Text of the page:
Is a Joel Armia buyout smart?

May 10, 2023

The draft lottery is history and the Habs are selecting at five, neither worse nor better off after chance had its turn. Decisions about who they will select at five are not the only pressing issue for GM Kent Hughes. The wily general manager, half of two-headed beast we call HuGo, will try to whittle away at the bad contracts left behind by his predecessor. One strategy to do so is the buyout.

A couple of weeks ago I considered the wisdom of buying out Mike Hoffman. Most of you felt it would not be worth it, and I’m inclined to agree. Some proposed Joel Armia as a more suitable candidate, so let’s consider that option.

The Cost Calculation

Armia enters the season with three years left on a four-year contract worth $13.6M and carrying an average annual value (AAV) of $3.4M.


Should the Canadiens elect to buy Armia out this summer, they would be hit with a four-season cap hit. The first year would be the lowest hit at $33,333, which is helpful when they’re still carrying the hit for the Karl Alzner buyout. The second year comes in at just over a million and then two years of just under $1.5M.

The cost calculation for the Habs is more complex in Armia’s case than it was for Hoffman. There is no doubt that by the 2026-27 season they hope to be competitive again, and that cap hit might impede their ability to add actual talent.

A Lost Asset

Hoffman is a pending UFA, so a consideration in buying him out was that he might fetch an asset at some point between now and the deadline. This is unlikely where Armia is concerned, unless his production jumps enough this year to justify the relatively long-term commitment for a depth forward.

It would take considerable creativity for Hughes to find a worthwhile return for Armia. Perhaps something could be done revolving around the Canadiens taking on a very bad contract for a year. Instead of fetching the first à la Sean Monahan, perhaps they get a lesser asset and can offload Armia. It might be worth it.

Alternatively, the Habs could choose to add a sweetener for a team willing to take the Armia contract. Hughes has suggested he’d be willing to make a Monahan-type deal. If a first round pick were the return for such a favour, I suspect it doesn’t bother Hughes to give up a lower pick to offload Armia and not deal with the buyout cap hit for years.

Replacing the Production

Armia is a bottom-six forward who had the good fortune to reach free agency under a GM that loved to overpay depth. It doesn’t hurt that he takes it up a notch during the playoffs and this was fresh in Marc Bergevin’s mind when he made the deal.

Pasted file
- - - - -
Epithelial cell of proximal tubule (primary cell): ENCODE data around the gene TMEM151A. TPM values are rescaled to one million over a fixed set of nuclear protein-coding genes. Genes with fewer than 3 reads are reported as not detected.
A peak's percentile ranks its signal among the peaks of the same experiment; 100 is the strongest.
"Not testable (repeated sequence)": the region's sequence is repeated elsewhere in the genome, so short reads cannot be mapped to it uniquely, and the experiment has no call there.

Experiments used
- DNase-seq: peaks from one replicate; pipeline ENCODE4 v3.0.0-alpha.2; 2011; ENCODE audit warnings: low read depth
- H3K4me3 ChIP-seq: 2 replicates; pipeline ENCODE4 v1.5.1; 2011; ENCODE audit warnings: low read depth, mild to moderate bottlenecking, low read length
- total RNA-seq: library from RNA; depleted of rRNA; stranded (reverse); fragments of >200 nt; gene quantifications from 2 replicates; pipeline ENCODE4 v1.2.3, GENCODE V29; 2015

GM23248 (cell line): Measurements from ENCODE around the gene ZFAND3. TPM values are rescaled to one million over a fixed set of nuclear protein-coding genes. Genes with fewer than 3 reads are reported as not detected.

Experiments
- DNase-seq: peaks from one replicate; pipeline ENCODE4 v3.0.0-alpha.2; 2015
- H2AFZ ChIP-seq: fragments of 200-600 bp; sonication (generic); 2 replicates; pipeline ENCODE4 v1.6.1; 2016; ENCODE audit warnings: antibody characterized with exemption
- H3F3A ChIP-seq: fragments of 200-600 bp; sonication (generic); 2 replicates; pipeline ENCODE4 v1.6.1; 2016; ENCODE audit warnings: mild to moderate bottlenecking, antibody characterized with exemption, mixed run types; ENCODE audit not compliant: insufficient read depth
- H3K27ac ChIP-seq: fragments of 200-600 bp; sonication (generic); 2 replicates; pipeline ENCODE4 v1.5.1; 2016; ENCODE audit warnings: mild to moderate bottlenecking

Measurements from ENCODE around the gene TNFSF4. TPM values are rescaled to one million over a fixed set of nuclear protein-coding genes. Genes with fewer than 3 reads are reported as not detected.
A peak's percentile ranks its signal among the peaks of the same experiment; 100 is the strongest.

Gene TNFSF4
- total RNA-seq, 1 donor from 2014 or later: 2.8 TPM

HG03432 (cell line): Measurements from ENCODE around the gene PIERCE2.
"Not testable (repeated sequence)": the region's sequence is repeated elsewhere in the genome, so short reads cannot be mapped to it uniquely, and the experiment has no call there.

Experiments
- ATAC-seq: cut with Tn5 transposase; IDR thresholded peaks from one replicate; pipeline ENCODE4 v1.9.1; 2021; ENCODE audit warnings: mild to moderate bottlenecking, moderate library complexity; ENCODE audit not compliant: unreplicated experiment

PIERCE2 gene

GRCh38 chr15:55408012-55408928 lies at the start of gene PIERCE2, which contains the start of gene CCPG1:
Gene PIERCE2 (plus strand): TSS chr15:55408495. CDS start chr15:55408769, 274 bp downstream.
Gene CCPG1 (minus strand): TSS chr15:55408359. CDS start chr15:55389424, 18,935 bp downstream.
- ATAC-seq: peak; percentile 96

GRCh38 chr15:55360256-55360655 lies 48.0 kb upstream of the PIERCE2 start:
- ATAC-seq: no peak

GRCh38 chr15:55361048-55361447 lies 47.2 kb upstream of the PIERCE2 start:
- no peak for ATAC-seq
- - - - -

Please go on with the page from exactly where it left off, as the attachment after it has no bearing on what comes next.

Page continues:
The seven goals this year in just 43 games may not be as concerning once prorated… if three of those goals didn’t come in one game.

There are two worries with Armia – the production and the man games lost to injury in recent years. Armia is about to turn 30 years old, so it’s unlikely that either will improve going forward. Combined, they make it hard to justify that cap hit.

Is there any doubt that the production can be replaced from the farm or free agency at a much lower cost?

Delaying gratification

Is there really a rush to deal with Armia? The Montreal Canadiens are not shaping up to be contenders as early as next season, so retaining him as depth is not problematic as long as the coach plays him consistent with his performance. Waiting one year could change the landscape considerably.

If the Habs exercise patience with Armia and wait until next summer to buy him out, they can get out from under the penalty a year earlier and the maximum hit is also reduced. Perhaps while they’re busy being patient Armia improves his game a little and a trade becomes possible. Either way, the long term pain is reduced without throwing the plan for next season out the window.

Joel Armia does not have a future with the Habs but how soon his future is freed up may depend on how much pain Hughes is willing to absorb and how much creativity he can whip up. Without knowing what else Hughes has cooking, it appears on its face that a trade with a sweetener or delaying the buyout by a year are smarter options.

Published by Lori Bennett

Hockey is my hobby. I love a respectful hockey chat or debate, but it stops being fun if we're jerks.

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